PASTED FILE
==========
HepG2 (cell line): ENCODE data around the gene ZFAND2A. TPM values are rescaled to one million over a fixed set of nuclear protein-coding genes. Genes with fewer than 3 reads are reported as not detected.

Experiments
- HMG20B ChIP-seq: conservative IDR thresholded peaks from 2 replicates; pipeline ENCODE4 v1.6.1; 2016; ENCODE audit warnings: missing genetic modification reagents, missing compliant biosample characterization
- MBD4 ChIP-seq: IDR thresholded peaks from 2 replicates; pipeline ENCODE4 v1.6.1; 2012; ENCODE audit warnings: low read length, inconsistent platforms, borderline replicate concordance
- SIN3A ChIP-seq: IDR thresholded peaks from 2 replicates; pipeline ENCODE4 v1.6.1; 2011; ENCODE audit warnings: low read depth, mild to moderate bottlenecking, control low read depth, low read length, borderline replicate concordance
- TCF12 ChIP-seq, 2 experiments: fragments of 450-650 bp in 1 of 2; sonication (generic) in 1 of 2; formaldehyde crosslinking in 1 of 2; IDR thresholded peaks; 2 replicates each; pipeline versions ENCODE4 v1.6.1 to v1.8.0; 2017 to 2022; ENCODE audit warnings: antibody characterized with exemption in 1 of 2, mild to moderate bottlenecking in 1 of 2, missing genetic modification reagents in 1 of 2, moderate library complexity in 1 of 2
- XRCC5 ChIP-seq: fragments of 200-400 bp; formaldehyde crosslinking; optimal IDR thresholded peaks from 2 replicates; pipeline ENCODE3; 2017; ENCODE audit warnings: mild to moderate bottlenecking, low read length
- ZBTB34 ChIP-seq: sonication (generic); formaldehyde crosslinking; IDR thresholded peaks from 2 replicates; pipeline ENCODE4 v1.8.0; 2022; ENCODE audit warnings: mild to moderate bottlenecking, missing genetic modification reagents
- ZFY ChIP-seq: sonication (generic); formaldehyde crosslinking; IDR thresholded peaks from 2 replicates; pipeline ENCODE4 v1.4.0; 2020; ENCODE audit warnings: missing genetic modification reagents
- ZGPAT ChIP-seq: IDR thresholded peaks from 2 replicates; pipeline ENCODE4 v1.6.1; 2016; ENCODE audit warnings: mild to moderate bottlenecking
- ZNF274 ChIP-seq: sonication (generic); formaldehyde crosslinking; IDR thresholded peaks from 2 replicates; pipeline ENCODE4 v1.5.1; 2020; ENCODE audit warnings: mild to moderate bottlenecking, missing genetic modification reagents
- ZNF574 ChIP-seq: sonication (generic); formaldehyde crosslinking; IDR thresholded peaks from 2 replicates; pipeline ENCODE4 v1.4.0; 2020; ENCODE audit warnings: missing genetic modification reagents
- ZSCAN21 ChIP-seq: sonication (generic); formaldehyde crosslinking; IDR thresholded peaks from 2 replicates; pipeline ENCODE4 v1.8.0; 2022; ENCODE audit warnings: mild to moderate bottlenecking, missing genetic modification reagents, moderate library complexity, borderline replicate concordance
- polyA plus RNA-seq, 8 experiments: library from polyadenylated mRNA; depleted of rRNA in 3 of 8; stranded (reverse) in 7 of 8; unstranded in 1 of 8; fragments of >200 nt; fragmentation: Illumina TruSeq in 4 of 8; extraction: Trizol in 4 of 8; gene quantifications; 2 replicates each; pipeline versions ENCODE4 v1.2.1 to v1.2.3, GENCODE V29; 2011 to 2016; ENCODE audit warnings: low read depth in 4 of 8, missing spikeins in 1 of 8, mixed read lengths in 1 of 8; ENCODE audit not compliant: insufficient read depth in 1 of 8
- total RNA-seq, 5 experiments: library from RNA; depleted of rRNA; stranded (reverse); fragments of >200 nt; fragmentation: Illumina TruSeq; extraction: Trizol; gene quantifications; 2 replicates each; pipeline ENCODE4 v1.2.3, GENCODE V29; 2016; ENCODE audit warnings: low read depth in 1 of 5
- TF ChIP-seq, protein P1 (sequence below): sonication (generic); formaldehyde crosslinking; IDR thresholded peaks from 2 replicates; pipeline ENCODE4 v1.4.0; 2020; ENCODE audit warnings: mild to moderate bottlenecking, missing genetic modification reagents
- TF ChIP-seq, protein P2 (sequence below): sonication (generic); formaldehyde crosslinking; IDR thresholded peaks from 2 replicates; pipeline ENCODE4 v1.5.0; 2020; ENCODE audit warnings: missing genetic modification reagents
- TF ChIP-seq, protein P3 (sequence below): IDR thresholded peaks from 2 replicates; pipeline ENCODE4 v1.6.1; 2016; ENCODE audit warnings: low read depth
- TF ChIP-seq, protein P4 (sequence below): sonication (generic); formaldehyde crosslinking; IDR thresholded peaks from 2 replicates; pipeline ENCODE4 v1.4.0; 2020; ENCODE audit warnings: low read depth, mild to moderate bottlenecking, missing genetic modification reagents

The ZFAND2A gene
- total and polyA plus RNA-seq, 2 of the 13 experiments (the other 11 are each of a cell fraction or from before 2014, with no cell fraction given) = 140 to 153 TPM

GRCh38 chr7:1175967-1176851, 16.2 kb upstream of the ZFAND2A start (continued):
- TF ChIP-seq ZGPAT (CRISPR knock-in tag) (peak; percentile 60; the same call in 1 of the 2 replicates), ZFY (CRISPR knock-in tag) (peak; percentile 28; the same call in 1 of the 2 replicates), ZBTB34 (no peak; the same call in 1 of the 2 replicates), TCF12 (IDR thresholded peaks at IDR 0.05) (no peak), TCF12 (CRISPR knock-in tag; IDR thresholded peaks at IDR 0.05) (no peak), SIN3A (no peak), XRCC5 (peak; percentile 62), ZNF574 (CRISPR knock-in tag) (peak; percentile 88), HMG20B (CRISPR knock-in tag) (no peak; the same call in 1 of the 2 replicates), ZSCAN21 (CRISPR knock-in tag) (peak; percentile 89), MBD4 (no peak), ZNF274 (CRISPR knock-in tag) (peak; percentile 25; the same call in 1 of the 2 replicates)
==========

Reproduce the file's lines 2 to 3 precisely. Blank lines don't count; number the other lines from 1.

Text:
Experiments
- HMG20B ChIP-seq: conservative IDR thresholded peaks from 2 replicates; pipeline ENCODE4 v1.6.1; 2016; ENCODE audit warnings: missing genetic modification reagents, missing compliant biosample characterization